And while the Union is about much more than a narrow calculation of national gains and losses, it must be the case that membership is more advantageous than any kind of external relationship. The principle of a balance of rights and obligations is fundamental for us on the EU side. What that will mean, especially for a country outside the Single Market and Customs Union, will be at the heart of the negotiations.

But we need to start in a positive and determined frame of mind. 

Let me be very clear about Ireland’s approach. 

We have more to lose than any other country from failure to agree, and more to gain from success. But we know that this can best be achieved, not by rhetoric, but by continuing to be a loyal and constructive member of the EU team – and ensuring that our partners understand our approach and perspectives. 

A member whose views carry weight because of the strength of our relationship with the UK, but also because the strength of our commitment to the EU. A member whose input is well-informed and constructive and whose negotiating skills and excellent relations with our closest neighbour are helpful.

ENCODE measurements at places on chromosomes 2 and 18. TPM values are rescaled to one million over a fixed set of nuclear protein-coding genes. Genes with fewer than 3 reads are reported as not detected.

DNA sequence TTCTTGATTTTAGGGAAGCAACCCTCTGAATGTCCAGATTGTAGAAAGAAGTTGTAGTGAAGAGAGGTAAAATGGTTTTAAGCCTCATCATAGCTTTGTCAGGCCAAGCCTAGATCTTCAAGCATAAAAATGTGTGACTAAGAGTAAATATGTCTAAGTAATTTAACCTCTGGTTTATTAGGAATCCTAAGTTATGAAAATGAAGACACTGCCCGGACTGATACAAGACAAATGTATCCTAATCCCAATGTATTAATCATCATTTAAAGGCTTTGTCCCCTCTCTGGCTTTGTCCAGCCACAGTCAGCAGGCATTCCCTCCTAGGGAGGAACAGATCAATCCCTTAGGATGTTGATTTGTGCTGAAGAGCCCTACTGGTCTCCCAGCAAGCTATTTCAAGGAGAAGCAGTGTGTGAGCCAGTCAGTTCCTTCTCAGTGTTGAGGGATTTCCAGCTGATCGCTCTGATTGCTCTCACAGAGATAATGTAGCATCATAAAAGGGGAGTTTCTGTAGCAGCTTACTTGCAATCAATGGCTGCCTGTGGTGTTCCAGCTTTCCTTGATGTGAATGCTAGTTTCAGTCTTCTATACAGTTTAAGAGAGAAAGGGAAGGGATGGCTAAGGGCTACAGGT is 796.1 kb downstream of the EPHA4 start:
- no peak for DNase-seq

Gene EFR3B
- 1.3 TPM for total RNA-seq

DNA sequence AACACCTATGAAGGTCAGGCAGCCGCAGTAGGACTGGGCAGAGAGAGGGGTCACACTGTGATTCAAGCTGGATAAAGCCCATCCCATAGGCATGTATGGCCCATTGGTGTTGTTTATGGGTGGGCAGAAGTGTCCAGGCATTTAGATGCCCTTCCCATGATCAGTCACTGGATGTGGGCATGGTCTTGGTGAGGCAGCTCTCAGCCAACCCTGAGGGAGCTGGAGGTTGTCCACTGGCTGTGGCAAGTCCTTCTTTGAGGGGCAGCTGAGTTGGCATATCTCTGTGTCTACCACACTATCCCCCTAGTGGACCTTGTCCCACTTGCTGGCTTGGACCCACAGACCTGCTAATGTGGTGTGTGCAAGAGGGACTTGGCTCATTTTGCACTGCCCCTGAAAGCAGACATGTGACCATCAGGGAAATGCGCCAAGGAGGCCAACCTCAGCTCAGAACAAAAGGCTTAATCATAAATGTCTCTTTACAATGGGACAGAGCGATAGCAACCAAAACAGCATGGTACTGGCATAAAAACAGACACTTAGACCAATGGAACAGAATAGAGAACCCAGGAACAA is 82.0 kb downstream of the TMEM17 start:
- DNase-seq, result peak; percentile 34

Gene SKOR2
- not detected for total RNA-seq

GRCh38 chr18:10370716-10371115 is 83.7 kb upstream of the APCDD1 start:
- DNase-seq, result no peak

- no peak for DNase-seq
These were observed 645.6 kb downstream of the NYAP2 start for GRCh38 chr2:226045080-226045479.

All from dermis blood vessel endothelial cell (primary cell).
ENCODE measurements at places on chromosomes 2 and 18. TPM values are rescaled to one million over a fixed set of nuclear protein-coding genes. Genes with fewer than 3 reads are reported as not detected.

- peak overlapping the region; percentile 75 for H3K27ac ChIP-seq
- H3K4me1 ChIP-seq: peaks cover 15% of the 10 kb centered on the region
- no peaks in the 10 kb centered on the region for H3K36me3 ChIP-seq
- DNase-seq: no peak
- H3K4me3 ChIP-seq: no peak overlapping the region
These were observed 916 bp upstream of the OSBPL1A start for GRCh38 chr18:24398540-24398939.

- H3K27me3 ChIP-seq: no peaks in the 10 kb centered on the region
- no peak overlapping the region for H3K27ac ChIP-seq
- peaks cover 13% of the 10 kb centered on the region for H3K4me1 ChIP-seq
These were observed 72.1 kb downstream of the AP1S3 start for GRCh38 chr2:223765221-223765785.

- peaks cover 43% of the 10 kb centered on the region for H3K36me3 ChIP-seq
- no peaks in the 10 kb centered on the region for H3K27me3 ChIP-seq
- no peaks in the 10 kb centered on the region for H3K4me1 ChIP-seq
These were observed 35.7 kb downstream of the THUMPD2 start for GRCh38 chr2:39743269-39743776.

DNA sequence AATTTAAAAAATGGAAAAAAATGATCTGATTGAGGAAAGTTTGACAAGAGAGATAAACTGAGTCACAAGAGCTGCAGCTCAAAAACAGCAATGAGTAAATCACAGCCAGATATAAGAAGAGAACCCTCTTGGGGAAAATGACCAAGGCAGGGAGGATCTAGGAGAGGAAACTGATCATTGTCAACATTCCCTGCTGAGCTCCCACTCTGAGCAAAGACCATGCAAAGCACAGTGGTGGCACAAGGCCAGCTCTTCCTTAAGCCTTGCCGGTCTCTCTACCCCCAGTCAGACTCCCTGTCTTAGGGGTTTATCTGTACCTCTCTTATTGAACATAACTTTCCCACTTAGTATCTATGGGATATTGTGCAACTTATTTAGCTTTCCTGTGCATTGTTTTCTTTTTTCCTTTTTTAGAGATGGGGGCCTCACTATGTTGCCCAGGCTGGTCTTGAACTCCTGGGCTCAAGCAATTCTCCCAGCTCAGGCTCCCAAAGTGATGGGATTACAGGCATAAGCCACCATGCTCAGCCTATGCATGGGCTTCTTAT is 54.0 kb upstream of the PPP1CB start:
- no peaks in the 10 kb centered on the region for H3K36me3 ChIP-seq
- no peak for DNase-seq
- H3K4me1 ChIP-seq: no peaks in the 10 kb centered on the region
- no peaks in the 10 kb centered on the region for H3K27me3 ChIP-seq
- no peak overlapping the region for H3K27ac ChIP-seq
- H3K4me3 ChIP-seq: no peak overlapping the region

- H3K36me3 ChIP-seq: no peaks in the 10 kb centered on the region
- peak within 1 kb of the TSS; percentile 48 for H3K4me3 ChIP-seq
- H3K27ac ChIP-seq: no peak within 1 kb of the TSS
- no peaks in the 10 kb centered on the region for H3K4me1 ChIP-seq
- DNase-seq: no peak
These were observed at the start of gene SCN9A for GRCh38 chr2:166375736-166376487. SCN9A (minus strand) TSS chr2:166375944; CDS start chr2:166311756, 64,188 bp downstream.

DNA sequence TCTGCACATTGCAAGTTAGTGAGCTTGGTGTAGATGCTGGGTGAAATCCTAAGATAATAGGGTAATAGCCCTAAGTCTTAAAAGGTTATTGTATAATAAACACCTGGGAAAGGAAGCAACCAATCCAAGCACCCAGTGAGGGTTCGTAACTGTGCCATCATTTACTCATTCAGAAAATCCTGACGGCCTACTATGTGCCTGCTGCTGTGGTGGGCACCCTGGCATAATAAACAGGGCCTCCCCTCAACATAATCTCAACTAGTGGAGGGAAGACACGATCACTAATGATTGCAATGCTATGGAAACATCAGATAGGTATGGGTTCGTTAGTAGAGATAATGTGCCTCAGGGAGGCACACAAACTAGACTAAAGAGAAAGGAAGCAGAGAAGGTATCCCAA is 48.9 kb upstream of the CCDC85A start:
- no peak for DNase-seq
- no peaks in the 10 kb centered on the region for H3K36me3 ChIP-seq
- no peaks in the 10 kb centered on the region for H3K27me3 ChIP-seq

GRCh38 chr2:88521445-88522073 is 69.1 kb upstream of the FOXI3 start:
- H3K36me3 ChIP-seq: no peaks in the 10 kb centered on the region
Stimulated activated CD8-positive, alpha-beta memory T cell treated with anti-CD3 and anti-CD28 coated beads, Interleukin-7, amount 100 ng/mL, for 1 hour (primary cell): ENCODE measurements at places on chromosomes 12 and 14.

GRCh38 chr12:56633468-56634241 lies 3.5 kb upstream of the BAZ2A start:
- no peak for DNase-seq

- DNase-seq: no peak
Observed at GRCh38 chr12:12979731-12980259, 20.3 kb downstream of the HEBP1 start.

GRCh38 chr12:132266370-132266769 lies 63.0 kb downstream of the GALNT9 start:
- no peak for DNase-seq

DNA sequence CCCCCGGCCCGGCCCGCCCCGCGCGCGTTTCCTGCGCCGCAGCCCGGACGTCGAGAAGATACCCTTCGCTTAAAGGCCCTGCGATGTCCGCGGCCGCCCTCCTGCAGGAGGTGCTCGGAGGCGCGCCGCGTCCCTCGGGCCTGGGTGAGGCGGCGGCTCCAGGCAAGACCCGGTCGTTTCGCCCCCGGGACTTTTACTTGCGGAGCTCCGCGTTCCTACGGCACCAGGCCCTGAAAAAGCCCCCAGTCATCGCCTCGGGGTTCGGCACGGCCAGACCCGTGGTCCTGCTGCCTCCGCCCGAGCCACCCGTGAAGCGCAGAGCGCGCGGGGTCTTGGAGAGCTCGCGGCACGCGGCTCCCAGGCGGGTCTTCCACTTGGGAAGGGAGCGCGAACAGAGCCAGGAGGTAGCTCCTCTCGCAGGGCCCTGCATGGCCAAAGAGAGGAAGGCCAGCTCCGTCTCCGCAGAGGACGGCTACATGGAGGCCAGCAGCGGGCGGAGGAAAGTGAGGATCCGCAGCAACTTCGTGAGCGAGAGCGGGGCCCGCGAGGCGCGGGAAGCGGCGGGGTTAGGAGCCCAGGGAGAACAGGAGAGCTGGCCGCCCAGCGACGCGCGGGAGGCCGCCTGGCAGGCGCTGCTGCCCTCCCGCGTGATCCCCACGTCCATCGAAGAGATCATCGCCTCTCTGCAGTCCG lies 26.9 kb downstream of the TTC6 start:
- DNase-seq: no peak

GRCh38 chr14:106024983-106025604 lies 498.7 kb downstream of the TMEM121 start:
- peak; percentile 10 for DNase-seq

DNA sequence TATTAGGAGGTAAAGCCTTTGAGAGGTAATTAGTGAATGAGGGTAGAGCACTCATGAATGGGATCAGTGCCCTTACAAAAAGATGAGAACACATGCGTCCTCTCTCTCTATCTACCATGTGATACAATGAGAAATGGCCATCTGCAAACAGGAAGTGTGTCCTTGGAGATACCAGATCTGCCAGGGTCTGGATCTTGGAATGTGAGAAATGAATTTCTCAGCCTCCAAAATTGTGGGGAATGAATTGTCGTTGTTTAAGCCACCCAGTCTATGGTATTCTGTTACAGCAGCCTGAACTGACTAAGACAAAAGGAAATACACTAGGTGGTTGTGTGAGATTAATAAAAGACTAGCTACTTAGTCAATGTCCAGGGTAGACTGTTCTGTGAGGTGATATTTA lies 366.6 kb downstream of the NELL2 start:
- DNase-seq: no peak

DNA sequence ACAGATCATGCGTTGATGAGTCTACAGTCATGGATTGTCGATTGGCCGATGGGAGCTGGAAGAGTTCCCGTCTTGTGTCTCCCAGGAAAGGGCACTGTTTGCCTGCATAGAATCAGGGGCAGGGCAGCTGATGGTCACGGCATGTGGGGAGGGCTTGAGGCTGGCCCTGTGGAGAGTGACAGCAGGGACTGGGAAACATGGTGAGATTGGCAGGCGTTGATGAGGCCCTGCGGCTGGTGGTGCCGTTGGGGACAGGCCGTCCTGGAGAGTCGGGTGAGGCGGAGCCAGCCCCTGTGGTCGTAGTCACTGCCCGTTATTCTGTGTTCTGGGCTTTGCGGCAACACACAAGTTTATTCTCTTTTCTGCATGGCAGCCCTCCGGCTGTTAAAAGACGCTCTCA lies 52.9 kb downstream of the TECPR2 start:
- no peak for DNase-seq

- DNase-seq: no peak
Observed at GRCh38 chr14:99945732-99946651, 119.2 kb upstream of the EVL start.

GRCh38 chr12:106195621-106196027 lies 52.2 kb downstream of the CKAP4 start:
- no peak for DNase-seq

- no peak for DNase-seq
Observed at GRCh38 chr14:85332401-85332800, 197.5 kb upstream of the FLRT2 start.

In the negotiations, Ireland will have many of the same interests as others – in particular trade and economic – but as you know very well, we have unique and specific concerns in regard to the Good Friday Agreement and the Peace Process, the Common Travel Area, the border and North/South co-operation. I do not need to spell these out once again. 

However, I want to repeat that the Government is pleased and encouraged at the extent to which these concerns are understood and appreciated by our partners, and by the universal desire to assist in addressing them satisfactorily. Commissioner Barnier’s clear statement in December that Irish issues would be a negotiating priority was very positive.